Yes! We Have No Bananas.
When I think of agricultural monocultures, I generally think of corn. But there is another crop out there that is in danger — a crop that has had its genetics simplified down to the one species we all know and love, the Cavendish banana. Americans eat bananas more than any other kind of fresh fruit (26.2 pounds every year per person). They are cheap, available, and seemingly plentiful.
However, we used to be in love with a different kind of banana, the “big mike” (gros michel). That is, until Panama disease wiped it out. We then found the cultivar Cavendish banana which was resistant to Panama disease and bananas were saved. Now, however, “tropical race 4 Panama disease” is affecting banana plants in South Asia. It may be only a matter of time before the disease spreads and we need to find yet another cultivar.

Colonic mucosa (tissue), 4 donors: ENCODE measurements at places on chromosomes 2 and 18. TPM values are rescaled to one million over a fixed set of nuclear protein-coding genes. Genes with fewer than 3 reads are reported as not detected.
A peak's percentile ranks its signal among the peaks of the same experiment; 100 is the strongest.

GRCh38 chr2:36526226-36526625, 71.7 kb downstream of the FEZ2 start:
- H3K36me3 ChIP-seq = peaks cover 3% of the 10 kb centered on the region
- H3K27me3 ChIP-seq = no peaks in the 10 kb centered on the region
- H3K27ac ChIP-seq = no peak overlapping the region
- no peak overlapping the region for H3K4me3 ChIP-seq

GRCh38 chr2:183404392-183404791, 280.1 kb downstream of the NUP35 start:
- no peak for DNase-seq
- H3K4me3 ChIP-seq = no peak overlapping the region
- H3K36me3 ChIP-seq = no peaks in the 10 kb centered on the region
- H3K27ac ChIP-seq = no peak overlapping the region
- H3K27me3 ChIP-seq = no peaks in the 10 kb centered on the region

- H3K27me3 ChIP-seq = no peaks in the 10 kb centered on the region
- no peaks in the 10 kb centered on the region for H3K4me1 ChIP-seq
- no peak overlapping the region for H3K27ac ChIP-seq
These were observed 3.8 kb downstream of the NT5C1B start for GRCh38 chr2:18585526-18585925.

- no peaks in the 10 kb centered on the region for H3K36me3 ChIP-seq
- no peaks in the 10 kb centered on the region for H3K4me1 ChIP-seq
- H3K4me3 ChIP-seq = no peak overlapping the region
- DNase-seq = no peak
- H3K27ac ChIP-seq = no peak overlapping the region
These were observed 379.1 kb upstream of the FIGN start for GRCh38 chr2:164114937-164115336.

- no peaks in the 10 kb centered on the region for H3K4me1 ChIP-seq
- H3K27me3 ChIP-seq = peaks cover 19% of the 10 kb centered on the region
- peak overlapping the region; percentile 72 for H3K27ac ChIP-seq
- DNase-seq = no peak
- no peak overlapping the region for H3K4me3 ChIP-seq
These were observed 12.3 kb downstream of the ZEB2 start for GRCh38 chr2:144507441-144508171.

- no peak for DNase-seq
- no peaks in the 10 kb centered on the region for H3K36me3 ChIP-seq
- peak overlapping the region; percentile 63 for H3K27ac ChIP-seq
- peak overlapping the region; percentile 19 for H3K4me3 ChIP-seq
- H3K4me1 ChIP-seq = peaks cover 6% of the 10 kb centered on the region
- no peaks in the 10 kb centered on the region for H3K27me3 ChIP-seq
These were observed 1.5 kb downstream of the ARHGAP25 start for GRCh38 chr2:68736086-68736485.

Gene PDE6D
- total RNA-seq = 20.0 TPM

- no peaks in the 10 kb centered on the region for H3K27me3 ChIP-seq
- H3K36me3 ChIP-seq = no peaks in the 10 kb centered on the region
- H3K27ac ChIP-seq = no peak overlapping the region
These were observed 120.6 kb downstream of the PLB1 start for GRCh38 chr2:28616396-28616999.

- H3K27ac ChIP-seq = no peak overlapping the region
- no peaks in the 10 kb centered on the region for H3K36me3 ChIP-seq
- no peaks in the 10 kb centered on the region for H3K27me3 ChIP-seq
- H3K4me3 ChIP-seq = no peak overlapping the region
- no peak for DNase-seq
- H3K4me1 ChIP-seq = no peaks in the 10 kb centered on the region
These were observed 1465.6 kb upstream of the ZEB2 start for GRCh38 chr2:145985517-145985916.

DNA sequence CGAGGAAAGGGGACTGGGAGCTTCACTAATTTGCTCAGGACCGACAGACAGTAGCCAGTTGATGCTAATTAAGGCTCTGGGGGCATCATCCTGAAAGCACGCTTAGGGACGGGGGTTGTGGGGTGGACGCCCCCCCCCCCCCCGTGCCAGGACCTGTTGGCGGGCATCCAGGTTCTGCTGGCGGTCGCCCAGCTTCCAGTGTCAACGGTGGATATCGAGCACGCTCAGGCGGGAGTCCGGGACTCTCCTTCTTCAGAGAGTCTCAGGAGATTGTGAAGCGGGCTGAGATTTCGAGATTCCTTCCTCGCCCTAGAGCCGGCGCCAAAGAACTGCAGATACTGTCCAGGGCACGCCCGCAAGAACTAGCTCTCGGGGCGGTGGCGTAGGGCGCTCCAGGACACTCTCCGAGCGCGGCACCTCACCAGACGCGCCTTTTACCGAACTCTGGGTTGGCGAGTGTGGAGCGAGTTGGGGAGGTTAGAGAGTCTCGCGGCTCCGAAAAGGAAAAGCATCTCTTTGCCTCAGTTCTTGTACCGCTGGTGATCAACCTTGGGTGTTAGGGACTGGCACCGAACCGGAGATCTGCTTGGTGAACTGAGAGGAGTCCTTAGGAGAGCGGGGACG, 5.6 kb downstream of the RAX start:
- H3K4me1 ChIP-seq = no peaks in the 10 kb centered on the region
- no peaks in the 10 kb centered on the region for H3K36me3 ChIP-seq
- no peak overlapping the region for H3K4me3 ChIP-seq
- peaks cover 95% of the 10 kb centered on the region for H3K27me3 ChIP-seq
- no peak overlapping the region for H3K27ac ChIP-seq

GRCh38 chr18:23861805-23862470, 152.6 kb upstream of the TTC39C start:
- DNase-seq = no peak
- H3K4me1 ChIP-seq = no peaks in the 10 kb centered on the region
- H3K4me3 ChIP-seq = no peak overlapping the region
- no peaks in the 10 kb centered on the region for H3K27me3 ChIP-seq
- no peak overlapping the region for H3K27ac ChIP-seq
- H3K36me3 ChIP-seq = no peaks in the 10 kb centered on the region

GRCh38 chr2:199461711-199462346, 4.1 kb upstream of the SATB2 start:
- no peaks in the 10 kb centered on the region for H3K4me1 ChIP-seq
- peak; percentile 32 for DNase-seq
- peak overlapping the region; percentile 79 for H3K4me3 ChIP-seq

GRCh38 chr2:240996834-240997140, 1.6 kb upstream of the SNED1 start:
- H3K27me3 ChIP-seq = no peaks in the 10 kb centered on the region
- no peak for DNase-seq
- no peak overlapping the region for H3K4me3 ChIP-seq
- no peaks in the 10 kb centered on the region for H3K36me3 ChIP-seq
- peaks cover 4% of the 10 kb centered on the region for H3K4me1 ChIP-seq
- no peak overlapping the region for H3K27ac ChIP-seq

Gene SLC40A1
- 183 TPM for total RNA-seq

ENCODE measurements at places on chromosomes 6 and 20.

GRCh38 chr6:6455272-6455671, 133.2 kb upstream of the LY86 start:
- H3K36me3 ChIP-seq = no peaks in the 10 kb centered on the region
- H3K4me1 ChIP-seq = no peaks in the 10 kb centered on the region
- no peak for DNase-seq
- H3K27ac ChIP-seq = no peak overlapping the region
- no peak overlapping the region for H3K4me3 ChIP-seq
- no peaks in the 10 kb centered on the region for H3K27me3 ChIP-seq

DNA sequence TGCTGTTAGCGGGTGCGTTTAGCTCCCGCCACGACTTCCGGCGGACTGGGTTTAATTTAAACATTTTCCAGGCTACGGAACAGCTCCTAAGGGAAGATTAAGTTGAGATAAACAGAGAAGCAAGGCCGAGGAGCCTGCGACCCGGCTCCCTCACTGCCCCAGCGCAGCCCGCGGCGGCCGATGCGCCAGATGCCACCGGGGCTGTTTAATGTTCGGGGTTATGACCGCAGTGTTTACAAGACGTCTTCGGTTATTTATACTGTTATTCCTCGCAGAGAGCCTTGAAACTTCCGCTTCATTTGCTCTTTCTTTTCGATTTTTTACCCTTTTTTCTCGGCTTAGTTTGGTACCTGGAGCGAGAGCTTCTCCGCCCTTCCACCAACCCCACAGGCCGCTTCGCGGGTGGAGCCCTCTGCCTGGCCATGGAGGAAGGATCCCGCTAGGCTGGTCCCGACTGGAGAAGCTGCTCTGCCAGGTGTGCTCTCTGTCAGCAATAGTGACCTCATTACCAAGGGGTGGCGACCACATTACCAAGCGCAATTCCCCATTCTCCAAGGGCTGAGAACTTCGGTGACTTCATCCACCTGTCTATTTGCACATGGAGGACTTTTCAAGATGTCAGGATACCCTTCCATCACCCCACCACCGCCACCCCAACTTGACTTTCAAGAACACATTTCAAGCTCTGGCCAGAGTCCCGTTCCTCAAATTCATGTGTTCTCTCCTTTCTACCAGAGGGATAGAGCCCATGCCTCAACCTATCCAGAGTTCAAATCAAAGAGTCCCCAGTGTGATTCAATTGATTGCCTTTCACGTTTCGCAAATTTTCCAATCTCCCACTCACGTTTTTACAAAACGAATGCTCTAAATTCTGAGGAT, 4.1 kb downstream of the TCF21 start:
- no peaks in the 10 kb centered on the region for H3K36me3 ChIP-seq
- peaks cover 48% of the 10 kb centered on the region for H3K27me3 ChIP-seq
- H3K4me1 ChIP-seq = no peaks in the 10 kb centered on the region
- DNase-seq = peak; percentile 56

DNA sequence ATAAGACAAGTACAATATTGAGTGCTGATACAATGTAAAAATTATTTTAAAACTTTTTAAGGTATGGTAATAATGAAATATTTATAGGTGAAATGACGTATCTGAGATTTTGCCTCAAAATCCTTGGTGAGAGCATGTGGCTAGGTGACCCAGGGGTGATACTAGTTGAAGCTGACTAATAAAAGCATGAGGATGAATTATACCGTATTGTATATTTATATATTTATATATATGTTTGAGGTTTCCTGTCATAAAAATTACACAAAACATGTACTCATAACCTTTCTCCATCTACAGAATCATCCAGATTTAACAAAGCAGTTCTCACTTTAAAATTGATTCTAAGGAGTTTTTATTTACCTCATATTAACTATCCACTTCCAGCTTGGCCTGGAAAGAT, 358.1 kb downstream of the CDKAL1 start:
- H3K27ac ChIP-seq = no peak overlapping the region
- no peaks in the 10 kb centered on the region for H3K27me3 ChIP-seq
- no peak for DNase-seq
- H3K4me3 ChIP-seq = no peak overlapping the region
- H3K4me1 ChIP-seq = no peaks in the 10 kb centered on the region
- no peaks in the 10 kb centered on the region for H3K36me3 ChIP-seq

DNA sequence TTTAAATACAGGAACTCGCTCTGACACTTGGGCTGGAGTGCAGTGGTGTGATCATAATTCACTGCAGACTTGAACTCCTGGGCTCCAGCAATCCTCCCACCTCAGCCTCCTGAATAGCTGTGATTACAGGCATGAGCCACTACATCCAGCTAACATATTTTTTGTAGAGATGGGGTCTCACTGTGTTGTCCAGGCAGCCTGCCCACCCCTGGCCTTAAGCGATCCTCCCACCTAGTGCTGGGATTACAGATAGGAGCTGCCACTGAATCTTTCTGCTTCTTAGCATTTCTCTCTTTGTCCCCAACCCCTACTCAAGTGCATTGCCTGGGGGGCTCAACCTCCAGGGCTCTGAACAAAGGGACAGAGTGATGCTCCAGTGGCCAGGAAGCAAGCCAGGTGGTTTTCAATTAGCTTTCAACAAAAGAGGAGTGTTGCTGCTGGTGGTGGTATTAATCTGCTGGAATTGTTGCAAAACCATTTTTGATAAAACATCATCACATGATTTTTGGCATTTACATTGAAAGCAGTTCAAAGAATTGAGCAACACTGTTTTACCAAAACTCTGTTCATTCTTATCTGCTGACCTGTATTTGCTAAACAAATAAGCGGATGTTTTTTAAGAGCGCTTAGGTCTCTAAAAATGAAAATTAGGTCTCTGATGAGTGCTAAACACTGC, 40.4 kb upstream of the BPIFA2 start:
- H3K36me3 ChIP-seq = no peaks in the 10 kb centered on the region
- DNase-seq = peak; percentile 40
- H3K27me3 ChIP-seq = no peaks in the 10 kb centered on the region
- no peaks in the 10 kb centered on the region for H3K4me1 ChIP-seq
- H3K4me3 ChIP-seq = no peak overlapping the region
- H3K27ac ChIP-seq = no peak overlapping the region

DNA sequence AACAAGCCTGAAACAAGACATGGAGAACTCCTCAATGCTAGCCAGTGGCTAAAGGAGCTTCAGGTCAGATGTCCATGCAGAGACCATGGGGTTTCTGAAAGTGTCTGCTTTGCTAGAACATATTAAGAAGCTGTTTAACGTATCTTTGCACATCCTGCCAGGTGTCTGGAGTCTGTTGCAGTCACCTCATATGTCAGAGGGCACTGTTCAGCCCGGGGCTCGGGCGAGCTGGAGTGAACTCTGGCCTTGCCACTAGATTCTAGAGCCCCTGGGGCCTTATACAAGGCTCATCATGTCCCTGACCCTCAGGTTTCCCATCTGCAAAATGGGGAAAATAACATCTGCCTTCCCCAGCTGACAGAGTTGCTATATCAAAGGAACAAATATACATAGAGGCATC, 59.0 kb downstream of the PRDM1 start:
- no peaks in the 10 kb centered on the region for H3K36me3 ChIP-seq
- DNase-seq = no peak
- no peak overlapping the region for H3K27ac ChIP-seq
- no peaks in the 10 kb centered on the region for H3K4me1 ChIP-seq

The possible extinction of the banana that we have come to know brings up the question we must keep asking ourselves: why are we growing monocultures? Is it worth it? When disease took the “big mike” cultivar from us in the 1920s, we spent billions of dollars changing the growing system to adapt to the Cavendish cultivar. If the whole idea behind large scale single crop agriculture is the economic benefit, it doesn’t really seem to be panning out. Diversity is a necessity. Did you know that wild bananas used to have seeds? (They have since been bred out).